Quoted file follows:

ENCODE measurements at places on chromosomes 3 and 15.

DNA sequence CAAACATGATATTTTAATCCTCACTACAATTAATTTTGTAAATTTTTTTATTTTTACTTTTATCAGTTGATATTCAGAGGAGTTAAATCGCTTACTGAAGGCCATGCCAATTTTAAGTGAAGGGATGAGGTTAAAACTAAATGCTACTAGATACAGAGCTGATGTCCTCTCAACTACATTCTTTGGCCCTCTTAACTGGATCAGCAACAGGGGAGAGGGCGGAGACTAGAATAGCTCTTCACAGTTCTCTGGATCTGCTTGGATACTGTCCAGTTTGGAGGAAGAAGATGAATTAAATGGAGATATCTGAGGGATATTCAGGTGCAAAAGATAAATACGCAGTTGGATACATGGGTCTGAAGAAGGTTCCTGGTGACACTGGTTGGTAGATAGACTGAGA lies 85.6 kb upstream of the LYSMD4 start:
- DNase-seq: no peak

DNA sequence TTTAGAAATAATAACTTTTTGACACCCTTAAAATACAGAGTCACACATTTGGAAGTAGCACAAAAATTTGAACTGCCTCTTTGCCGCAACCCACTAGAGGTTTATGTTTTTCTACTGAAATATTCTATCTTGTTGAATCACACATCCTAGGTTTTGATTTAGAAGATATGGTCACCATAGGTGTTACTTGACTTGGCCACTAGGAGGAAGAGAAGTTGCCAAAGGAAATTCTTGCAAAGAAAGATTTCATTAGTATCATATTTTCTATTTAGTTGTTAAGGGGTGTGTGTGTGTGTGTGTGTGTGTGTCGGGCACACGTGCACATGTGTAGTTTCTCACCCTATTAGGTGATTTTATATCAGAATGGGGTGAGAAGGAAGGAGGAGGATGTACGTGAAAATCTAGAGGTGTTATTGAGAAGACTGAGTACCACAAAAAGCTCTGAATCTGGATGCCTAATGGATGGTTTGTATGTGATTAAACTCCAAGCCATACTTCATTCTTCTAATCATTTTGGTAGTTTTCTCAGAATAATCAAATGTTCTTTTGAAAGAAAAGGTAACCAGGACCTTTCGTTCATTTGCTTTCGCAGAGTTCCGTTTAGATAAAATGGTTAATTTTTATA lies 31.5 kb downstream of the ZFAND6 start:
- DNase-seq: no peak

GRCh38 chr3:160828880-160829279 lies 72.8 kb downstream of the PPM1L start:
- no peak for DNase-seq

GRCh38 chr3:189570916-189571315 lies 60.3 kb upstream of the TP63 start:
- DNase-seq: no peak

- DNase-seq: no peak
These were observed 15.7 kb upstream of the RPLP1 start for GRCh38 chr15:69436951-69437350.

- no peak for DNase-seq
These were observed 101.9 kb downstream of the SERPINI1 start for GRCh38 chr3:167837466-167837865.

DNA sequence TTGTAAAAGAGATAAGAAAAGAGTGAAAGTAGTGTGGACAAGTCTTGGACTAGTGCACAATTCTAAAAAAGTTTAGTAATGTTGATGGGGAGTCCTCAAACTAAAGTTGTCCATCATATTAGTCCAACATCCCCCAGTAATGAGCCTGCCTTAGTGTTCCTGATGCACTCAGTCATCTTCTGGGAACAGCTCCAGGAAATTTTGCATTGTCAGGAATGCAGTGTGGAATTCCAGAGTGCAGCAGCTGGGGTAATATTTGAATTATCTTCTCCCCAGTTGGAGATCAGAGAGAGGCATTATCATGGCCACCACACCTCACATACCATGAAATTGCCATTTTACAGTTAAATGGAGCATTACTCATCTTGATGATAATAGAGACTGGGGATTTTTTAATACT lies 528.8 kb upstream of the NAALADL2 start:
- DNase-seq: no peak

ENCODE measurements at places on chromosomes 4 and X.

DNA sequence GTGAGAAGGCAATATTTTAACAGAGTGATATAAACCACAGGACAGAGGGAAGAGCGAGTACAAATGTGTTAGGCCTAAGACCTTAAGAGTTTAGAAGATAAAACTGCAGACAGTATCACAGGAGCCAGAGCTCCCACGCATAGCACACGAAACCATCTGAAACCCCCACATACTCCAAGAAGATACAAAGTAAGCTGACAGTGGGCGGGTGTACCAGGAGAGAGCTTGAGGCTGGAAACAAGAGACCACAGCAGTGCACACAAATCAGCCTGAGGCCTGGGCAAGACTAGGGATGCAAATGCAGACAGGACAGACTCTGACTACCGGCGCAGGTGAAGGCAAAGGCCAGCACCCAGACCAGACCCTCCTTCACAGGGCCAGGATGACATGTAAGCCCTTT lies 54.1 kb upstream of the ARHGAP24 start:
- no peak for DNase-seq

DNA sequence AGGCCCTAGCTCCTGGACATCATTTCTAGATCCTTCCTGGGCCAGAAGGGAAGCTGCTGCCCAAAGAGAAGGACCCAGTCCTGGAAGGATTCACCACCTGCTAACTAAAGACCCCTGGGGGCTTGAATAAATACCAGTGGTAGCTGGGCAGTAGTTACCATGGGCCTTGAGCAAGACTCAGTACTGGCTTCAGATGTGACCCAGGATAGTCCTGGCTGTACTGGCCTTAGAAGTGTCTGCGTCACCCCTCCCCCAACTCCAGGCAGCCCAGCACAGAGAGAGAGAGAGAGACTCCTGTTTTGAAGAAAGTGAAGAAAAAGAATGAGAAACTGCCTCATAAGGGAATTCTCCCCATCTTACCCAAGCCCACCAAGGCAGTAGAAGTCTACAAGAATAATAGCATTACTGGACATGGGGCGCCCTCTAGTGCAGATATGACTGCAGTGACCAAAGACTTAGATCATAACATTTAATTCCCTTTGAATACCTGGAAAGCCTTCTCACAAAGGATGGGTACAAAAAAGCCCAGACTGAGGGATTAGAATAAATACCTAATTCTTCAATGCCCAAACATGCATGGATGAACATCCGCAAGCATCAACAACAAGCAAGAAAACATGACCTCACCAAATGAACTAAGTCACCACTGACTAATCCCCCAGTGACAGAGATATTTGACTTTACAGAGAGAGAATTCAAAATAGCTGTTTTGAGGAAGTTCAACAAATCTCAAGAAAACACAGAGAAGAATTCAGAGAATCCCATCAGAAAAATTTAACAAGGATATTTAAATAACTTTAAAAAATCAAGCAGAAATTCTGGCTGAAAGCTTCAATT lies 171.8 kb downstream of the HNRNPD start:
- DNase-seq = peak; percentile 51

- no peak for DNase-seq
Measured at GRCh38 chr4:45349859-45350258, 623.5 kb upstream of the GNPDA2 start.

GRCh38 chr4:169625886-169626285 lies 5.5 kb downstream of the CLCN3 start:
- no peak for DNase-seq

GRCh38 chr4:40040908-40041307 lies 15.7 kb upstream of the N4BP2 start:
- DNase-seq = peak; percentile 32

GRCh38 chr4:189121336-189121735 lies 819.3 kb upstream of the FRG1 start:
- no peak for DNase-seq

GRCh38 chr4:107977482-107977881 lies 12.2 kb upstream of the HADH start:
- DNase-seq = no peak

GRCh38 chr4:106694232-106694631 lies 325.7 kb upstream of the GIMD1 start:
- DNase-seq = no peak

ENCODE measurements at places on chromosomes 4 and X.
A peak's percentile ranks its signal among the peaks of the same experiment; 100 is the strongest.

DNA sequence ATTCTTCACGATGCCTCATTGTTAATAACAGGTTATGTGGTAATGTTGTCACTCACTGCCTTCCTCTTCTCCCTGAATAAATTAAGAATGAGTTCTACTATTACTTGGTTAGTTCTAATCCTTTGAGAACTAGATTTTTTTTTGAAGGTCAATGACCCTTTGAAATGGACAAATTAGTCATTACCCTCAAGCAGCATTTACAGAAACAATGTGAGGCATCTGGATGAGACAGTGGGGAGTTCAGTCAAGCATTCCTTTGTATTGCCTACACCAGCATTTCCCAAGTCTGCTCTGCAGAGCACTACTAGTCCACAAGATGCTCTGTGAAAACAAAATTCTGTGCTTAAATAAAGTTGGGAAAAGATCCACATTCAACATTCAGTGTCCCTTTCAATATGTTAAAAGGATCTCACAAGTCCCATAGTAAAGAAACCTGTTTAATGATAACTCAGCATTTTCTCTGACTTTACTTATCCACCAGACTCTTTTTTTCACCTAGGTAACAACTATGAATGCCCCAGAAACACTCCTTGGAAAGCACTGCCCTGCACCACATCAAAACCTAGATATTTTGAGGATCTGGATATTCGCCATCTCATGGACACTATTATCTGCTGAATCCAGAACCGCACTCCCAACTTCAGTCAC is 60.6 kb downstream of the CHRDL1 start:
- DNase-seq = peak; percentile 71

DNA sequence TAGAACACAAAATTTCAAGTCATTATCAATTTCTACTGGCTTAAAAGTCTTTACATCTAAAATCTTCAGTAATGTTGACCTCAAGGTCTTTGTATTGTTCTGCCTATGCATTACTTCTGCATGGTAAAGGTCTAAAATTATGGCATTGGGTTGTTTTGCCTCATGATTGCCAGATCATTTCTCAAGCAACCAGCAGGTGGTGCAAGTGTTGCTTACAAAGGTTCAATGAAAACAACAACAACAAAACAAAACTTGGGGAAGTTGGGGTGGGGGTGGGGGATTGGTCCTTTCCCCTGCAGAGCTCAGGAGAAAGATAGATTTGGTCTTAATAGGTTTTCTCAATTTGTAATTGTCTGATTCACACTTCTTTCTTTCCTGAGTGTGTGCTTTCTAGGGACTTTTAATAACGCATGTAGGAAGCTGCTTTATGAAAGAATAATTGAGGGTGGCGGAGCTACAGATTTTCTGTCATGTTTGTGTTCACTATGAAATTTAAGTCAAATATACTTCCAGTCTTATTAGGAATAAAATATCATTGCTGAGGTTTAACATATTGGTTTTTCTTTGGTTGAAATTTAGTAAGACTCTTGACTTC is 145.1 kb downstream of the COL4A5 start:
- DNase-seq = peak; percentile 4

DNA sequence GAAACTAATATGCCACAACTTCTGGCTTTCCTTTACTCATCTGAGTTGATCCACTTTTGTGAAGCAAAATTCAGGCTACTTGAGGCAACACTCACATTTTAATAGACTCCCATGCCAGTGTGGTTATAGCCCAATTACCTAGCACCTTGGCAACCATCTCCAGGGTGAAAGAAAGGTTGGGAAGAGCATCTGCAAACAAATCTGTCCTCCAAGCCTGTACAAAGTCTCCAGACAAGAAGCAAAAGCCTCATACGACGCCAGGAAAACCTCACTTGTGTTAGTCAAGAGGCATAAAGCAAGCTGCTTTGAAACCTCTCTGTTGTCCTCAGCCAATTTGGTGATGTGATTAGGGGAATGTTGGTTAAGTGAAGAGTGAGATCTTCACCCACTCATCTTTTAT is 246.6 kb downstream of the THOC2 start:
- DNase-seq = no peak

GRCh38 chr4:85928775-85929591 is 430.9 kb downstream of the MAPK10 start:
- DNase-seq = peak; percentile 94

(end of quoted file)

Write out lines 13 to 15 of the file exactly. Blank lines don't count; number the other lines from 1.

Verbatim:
These were observed 101.9 kb downstream of the SERPINI1 start for GRCh38 chr3:167837466-167837865.

DNA sequence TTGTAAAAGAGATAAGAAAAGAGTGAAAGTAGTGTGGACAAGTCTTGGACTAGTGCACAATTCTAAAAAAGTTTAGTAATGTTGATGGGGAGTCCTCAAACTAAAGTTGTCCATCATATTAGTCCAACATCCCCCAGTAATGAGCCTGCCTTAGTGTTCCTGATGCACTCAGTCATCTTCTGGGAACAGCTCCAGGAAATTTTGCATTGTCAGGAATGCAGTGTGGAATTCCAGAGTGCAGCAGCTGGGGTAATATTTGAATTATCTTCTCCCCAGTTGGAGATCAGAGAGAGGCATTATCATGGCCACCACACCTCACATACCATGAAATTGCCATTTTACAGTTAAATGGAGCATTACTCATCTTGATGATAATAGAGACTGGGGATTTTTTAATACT lies 528.8 kb upstream of the NAALADL2 start:
- DNase-seq: no peak